09 October 2012

Catching Up: Denmark

I know it has been awhile since I've update the blog. Can I just say the last couple months have been busy? Here is what has been happening since the beginning of August:
  • My first international trip -- 8 days in Denmark!
  • Crystal Palace Moonshine yarn to be made up into a project.
  • Dragon*Con.
  • Vincent (shaggy black cat ball of love) sick with pancreatitis.
  • Georgia Alpaca FiberFest at Callaway Gardens.
  • Me meeting some nasty virus and being sick for more than a week.
  • Me cleaning house so book club will fit in my living room on Friday.
I don't know how much of this I'll write up in the next few days, but I do know I need to catch up.

Visiting the Little Mermaid
First things first -- Denmark!

At the beginning of the summer, Cuddly Hubby came home and said there was a chance he would be taking a business trip overseas to Denmark in the summer of 2013 and would I like to go along? Sure! And then about a month later he came home and said that instead of the trip being in about 12 months it would be in about 6 weeks. Ack!

This was my first international trip. There were lots of details -- airline tickets, several different hotel reservations, cat sitter, finance (informing the bank that Danish transactions would be legitimate), new luggage, guidebooks, itinerary planning, downloading maps for the GPS. I don't know how people who travel a lot do it. We were in Denmark for eight days -- three of those in Roskilde and the remainder in Copenhagen. Things I observed:
  • You don't understand what is American about America until you travel abroad. Especially if your return flight brings you in through Newark, New Jersey.
  • It is amazing how thoroughly trashed the inside of an airplane can be after an 8-hour overnight flight. I don't know how flight attendants deal with it.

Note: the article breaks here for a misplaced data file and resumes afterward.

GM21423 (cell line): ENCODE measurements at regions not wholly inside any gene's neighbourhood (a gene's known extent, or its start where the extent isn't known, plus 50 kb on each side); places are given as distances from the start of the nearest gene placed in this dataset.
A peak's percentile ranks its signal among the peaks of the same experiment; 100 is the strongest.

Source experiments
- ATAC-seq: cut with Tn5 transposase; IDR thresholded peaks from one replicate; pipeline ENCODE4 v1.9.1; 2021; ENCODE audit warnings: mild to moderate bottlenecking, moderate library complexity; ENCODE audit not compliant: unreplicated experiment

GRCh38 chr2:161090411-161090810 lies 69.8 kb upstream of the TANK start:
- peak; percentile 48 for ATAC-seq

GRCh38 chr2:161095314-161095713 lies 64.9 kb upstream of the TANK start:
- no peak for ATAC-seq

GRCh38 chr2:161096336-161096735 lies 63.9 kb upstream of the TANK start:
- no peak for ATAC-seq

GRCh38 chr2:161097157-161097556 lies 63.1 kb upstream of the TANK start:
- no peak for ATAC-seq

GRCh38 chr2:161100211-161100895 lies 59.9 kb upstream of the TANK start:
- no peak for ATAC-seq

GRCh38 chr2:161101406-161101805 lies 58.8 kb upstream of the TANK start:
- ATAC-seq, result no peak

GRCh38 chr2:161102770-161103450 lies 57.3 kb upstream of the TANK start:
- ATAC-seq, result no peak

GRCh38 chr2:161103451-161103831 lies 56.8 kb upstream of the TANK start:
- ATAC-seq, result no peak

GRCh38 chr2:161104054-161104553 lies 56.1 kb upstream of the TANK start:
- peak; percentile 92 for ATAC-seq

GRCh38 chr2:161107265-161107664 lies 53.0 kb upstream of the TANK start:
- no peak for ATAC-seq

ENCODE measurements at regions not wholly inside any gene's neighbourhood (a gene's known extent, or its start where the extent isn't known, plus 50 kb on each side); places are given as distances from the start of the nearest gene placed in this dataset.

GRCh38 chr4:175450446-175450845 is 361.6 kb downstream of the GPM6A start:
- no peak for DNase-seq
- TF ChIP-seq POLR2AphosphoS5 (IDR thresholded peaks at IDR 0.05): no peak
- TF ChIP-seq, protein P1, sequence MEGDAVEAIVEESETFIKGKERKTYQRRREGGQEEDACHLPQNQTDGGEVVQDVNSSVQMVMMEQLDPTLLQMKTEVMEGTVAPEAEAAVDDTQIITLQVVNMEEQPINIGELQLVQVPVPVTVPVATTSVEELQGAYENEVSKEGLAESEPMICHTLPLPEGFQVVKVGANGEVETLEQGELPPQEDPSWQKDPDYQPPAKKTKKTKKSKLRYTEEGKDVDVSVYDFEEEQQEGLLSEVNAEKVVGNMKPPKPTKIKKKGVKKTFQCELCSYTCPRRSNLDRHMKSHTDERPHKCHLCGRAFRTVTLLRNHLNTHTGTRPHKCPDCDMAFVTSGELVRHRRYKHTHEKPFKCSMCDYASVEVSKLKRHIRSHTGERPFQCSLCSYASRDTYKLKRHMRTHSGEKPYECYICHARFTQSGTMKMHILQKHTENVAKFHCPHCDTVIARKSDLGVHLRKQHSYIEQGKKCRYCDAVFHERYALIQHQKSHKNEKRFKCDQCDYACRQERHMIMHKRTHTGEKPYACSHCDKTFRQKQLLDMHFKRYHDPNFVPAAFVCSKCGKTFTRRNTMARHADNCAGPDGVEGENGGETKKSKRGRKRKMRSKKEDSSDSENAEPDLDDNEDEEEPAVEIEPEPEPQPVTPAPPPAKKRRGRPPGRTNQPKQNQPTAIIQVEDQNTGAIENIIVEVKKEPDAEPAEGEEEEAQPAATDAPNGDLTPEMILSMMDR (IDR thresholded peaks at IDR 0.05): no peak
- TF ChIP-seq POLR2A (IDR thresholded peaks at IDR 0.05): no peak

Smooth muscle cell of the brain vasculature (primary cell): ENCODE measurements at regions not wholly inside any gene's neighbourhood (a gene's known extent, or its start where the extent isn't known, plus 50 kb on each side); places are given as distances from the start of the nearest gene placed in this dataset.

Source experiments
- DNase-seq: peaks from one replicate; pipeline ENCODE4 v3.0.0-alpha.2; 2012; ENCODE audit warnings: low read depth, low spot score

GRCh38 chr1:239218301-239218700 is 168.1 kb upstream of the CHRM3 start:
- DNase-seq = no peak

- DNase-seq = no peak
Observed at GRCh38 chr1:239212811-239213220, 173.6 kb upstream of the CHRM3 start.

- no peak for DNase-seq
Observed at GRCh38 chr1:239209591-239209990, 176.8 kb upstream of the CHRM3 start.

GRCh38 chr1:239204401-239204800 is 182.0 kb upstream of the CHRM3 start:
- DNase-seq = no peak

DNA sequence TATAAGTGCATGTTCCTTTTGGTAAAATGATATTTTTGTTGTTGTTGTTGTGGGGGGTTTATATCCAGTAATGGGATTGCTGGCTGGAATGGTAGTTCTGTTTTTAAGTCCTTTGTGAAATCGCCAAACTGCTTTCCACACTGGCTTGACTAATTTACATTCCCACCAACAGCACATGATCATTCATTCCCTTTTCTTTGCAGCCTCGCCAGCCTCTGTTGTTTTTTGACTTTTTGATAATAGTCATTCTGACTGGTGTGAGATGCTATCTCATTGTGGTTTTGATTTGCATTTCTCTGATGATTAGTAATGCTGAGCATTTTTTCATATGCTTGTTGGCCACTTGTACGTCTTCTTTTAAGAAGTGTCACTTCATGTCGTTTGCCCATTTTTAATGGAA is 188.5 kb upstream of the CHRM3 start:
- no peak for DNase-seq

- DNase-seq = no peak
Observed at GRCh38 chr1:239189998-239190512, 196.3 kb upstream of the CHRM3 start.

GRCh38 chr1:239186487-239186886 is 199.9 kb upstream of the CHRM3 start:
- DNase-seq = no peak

• Trains are an efficient means of transportation! Trains are awesome!
  • You don't understand the concept of walkable communities until you travel somewhere that was settled hundreds of years before automobiles.
  • There is something about a landscape that has been settled and tamed for hundreds of years. I can't quite say what it is that is different, but somehow you feel the wildness is gone.
  • Satellite GPS systems do not like narrow urban European streets with five-story tall buildings on each side.
  • Compared to Europe, Americans are prudes! No wonder the pilgrims left -- I'm not sure whether they were glad to leave or whether their neighbors were glad to see them go, but I'm sure they were misfits.
  • No wonder the Danes have a high standard of living. They eat a huge breakfast each morning, and there are ice cream places everywhere. With a big breakfast to greet you each day and a stop for ice cream each afternoon, you have already laid the groundwork for a good day.
  • I could not find drinking fountains in Denmark.
  • Denmark has a great tradition of building with brick.
  • In Denmark, it is okay to exhibit a common pit viper (or other animal) in an open air exhibit. If you are unwise enough to stick your hand in there, then you deserve the consequences.
  • Reindeer antlers look much larger in person than in pictures.
Qiviut on the hoof at København Zoo.
I wasn't able to speak the language, but I could read some of it because I know some basic German. A lot of the Danish sounds are not the same as German or English, but the letters are the same. Lots of people in Denmark, especially the young, speak some English. And English is used as a second language for communication with people who don't speak Danish. Many of the signs in tourist locations were in Danish and English. So finding our way around wasn't too bad.

We did eat several excellent meals, including one incredible meal provided by my Cuddy Hubby's boss. Eating well in the European way really does take up all evening. So the pace of life is different from America, where you might eat dinner from 7 to 8:30 PM and then be off to another activity. If you show up at a good restaurant in Denmark at 7:30 PM for dinner, you will be there until at least 10 PM.

One note about money. We were told we could just use our ATM cards to get money, and that worked fine. Credit cards were another matter. At least in Denmark, credit cards either have a chip or a PIN. Some merchants could process our cards for signature, but some couldn't. This kept me from shopping much. Debit cards worked fine. If we had known this, we would have shifted money from savings to checking and used the debit cards. I know now that you can set up a PIN for a credit card. So if you are going to travel overseas, contact your credit card company so you are ready.

Tomorrow: Yarn Crawling Copenhagen

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